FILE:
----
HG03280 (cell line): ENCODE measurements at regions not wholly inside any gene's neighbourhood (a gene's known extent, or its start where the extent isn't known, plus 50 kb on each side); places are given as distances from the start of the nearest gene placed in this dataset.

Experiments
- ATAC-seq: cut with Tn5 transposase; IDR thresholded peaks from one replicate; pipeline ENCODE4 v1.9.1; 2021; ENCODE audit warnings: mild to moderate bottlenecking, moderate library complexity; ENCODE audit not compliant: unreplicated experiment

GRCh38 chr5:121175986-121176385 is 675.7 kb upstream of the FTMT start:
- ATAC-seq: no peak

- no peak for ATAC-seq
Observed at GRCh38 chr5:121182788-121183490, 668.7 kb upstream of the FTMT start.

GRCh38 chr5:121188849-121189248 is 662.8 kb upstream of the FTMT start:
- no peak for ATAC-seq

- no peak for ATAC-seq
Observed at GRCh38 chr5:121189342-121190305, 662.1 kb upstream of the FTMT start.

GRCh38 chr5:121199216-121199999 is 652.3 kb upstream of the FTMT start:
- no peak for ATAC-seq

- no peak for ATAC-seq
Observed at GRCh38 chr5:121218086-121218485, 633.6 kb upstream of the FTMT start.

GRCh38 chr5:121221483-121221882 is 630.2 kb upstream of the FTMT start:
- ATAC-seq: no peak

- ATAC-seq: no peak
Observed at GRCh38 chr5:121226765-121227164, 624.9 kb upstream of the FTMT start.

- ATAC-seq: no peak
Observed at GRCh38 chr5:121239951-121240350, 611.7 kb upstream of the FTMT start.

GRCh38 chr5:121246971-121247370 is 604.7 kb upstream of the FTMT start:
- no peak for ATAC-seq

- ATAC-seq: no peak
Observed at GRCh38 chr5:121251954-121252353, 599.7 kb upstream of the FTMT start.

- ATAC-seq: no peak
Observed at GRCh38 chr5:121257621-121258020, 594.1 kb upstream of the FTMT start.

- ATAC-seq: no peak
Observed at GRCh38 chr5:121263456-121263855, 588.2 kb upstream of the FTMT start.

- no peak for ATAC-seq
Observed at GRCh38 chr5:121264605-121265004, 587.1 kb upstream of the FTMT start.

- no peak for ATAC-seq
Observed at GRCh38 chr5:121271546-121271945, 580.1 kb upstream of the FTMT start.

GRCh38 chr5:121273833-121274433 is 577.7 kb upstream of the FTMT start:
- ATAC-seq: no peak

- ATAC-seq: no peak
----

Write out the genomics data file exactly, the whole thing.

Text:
HG03280 (cell line): ENCODE measurements at regions not wholly inside any gene's neighbourhood (a gene's known extent, or its start where the extent isn't known, plus 50 kb on each side); places are given as distances from the start of the nearest gene placed in this dataset.

Experiments
- ATAC-seq: cut with Tn5 transposase; IDR thresholded peaks from one replicate; pipeline ENCODE4 v1.9.1; 2021; ENCODE audit warnings: mild to moderate bottlenecking, moderate library complexity; ENCODE audit not compliant: unreplicated experiment

GRCh38 chr5:121175986-121176385 is 675.7 kb upstream of the FTMT start:
- ATAC-seq: no peak

- no peak for ATAC-seq
Observed at GRCh38 chr5:121182788-121183490, 668.7 kb upstream of the FTMT start.

GRCh38 chr5:121188849-121189248 is 662.8 kb upstream of the FTMT start:
- no peak for ATAC-seq

- no peak for ATAC-seq
Observed at GRCh38 chr5:121189342-121190305, 662.1 kb upstream of the FTMT start.

GRCh38 chr5:121199216-121199999 is 652.3 kb upstream of the FTMT start:
- no peak for ATAC-seq

- no peak for ATAC-seq
Observed at GRCh38 chr5:121218086-121218485, 633.6 kb upstream of the FTMT start.

GRCh38 chr5:121221483-121221882 is 630.2 kb upstream of the FTMT start:
- ATAC-seq: no peak

- ATAC-seq: no peak
Observed at GRCh38 chr5:121226765-121227164, 624.9 kb upstream of the FTMT start.

- ATAC-seq: no peak
Observed at GRCh38 chr5:121239951-121240350, 611.7 kb upstream of the FTMT start.

GRCh38 chr5:121246971-121247370 is 604.7 kb upstream of the FTMT start:
- no peak for ATAC-seq

- ATAC-seq: no peak
Observed at GRCh38 chr5:121251954-121252353, 599.7 kb upstream of the FTMT start.

- ATAC-seq: no peak
Observed at GRCh38 chr5:121257621-121258020, 594.1 kb upstream of the FTMT start.

- ATAC-seq: no peak
Observed at GRCh38 chr5:121263456-121263855, 588.2 kb upstream of the FTMT start.

- no peak for ATAC-seq
Observed at GRCh38 chr5:121264605-121265004, 587.1 kb upstream of the FTMT start.

- no peak for ATAC-seq
Observed at GRCh38 chr5:121271546-121271945, 580.1 kb upstream of the FTMT start.

GRCh38 chr5:121273833-121274433 is 577.7 kb upstream of the FTMT start:
- ATAC-seq: no peak

- ATAC-seq: no peak